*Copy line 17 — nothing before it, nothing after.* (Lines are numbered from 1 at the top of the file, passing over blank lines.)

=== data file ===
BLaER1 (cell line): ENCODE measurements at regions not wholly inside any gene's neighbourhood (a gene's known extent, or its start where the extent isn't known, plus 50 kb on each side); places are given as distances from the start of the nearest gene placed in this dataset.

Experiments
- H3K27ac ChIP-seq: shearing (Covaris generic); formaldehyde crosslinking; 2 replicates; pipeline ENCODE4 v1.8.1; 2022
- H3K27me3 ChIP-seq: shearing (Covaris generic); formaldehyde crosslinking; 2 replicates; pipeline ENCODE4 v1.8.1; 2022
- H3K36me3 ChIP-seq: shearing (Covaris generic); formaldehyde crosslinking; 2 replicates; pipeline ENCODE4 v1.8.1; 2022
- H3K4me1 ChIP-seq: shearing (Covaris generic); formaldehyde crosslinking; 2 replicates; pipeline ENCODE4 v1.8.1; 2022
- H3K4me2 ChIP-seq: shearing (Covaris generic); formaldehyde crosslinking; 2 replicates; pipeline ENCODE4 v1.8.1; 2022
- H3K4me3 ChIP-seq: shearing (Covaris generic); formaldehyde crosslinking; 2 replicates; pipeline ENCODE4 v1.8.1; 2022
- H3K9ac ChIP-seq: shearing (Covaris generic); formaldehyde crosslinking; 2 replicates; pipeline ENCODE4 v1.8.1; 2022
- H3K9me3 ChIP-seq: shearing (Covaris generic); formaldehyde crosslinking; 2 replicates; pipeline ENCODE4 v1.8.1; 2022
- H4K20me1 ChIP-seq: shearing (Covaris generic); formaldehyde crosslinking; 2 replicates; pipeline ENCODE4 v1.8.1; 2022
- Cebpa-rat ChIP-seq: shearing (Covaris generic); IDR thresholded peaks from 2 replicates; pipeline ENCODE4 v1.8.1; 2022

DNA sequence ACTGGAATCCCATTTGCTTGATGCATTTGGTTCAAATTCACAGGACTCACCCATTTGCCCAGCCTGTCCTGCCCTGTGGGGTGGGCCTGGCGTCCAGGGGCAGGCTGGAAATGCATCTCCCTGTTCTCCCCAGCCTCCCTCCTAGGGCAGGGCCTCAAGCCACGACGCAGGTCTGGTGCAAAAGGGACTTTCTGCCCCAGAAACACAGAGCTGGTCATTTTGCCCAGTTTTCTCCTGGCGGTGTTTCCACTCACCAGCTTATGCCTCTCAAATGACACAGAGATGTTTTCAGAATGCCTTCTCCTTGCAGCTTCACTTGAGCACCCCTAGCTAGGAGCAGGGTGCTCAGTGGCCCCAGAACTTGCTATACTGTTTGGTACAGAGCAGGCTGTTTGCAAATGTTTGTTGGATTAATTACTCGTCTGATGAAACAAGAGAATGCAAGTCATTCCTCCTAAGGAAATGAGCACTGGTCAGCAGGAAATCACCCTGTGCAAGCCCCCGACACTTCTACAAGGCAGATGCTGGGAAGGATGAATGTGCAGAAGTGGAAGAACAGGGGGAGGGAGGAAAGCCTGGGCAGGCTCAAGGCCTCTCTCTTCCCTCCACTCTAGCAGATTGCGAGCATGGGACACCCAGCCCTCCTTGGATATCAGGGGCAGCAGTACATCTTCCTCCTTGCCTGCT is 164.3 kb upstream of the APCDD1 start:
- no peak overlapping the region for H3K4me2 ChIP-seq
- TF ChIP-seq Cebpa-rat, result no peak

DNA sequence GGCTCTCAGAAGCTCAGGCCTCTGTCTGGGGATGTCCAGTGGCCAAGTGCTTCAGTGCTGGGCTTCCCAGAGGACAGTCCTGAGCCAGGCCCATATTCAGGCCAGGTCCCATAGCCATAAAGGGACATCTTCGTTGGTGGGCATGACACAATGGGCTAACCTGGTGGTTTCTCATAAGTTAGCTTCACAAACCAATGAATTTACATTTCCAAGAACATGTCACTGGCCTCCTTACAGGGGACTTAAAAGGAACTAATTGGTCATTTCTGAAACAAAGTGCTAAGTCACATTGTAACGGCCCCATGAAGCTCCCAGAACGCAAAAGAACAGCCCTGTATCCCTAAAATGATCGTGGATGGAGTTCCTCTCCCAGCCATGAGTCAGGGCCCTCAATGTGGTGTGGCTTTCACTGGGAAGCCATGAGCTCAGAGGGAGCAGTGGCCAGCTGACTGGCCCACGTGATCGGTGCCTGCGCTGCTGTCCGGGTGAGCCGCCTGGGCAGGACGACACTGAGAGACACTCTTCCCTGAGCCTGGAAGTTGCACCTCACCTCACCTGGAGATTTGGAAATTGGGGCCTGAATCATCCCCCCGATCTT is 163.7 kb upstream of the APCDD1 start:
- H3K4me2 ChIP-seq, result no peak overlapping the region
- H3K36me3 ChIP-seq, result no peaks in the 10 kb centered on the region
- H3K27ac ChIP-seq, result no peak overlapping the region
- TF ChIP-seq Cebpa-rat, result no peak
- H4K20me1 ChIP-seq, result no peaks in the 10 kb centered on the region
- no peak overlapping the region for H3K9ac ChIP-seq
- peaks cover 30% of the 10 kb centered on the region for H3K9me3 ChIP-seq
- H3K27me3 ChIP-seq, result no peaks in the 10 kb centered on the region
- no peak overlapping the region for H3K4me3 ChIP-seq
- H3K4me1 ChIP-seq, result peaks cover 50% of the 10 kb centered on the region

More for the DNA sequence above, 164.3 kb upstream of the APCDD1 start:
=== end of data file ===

- H3K4me2 ChIP-seq, result no peak overlapping the region